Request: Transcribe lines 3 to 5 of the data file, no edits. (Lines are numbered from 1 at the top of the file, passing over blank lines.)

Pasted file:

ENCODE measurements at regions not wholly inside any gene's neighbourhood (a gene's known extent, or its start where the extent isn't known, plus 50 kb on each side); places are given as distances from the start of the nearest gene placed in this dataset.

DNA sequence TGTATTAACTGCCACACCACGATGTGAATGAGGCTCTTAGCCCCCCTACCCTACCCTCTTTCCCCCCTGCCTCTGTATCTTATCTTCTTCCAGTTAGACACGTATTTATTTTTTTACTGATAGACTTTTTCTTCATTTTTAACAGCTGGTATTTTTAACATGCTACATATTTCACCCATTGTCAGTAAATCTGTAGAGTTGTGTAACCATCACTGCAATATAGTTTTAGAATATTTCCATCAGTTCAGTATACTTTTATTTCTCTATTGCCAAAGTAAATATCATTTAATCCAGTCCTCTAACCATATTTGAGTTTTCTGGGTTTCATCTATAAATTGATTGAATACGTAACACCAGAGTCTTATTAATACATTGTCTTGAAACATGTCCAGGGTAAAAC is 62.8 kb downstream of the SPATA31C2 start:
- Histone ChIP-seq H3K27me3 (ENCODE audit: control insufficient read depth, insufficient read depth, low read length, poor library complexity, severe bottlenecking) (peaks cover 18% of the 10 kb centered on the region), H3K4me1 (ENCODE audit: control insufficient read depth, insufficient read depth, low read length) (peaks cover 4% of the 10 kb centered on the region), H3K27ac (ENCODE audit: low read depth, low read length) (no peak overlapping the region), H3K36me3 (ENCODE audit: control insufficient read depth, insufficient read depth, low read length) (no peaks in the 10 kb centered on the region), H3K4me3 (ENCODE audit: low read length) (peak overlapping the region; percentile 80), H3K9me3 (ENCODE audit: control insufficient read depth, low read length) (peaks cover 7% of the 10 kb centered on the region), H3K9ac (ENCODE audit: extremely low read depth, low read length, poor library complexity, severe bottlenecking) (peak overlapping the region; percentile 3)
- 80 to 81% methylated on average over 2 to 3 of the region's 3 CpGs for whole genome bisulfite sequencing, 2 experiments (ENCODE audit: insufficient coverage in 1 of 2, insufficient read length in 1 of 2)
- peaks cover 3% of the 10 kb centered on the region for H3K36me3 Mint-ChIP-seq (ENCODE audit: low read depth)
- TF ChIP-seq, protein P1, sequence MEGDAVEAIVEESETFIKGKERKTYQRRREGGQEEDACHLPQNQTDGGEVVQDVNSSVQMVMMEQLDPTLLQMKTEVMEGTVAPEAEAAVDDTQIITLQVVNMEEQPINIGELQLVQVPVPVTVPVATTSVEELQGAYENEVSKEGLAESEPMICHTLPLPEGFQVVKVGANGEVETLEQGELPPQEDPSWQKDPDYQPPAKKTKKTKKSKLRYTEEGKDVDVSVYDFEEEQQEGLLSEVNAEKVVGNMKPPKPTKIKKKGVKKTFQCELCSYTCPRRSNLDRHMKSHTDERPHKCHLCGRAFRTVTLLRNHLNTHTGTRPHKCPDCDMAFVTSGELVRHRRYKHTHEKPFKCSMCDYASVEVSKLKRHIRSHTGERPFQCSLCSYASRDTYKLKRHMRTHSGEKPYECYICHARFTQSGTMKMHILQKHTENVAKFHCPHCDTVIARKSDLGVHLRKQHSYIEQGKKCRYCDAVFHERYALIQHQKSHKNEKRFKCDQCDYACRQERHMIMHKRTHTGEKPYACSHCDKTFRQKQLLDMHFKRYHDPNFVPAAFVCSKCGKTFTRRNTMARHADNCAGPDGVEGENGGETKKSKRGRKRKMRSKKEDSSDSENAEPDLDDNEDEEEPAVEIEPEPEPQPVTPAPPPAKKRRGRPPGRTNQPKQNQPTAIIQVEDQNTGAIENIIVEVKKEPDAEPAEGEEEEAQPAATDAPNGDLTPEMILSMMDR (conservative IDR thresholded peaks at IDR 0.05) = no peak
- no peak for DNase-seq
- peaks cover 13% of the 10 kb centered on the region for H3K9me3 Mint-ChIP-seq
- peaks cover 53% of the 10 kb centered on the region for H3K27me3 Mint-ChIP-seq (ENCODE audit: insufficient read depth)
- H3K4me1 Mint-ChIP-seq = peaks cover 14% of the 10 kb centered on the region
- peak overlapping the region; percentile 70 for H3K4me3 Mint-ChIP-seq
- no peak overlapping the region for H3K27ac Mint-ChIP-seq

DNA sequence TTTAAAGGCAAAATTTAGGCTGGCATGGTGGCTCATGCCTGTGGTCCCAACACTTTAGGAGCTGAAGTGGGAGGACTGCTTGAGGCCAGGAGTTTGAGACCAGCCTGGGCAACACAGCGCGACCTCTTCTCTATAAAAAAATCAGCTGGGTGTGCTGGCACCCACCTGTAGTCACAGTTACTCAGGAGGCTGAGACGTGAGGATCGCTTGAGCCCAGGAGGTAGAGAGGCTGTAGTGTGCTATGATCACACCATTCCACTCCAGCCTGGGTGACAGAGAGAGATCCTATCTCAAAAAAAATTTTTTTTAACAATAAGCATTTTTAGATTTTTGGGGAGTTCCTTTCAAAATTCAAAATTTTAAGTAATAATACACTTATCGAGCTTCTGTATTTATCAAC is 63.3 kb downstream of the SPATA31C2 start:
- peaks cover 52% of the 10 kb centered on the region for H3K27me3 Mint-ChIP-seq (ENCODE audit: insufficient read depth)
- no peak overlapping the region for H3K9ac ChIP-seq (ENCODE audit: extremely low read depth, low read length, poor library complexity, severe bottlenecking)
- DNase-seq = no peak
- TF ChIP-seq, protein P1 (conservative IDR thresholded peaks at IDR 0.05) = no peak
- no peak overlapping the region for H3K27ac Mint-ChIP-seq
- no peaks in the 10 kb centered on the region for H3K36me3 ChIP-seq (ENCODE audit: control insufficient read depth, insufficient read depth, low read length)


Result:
- Histone ChIP-seq H3K27me3 (ENCODE audit: control insufficient read depth, insufficient read depth, low read length, poor library complexity, severe bottlenecking) (peaks cover 18% of the 10 kb centered on the region), H3K4me1 (ENCODE audit: control insufficient read depth, insufficient read depth, low read length) (peaks cover 4% of the 10 kb centered on the region), H3K27ac (ENCODE audit: low read depth, low read length) (no peak overlapping the region), H3K36me3 (ENCODE audit: control insufficient read depth, insufficient read depth, low read length) (no peaks in the 10 kb centered on the region), H3K4me3 (ENCODE audit: low read length) (peak overlapping the region; percentile 80), H3K9me3 (ENCODE audit: control insufficient read depth, low read length) (peaks cover 7% of the 10 kb centered on the region), H3K9ac (ENCODE audit: extremely low read depth, low read length, poor library complexity, severe bottlenecking) (peak overlapping the region; percentile 3)
- 80 to 81% methylated on average over 2 to 3 of the region's 3 CpGs for whole genome bisulfite sequencing, 2 experiments (ENCODE audit: insufficient coverage in 1 of 2, insufficient read length in 1 of 2)
- peaks cover 3% of the 10 kb centered on the region for H3K36me3 Mint-ChIP-seq (ENCODE audit: low read depth)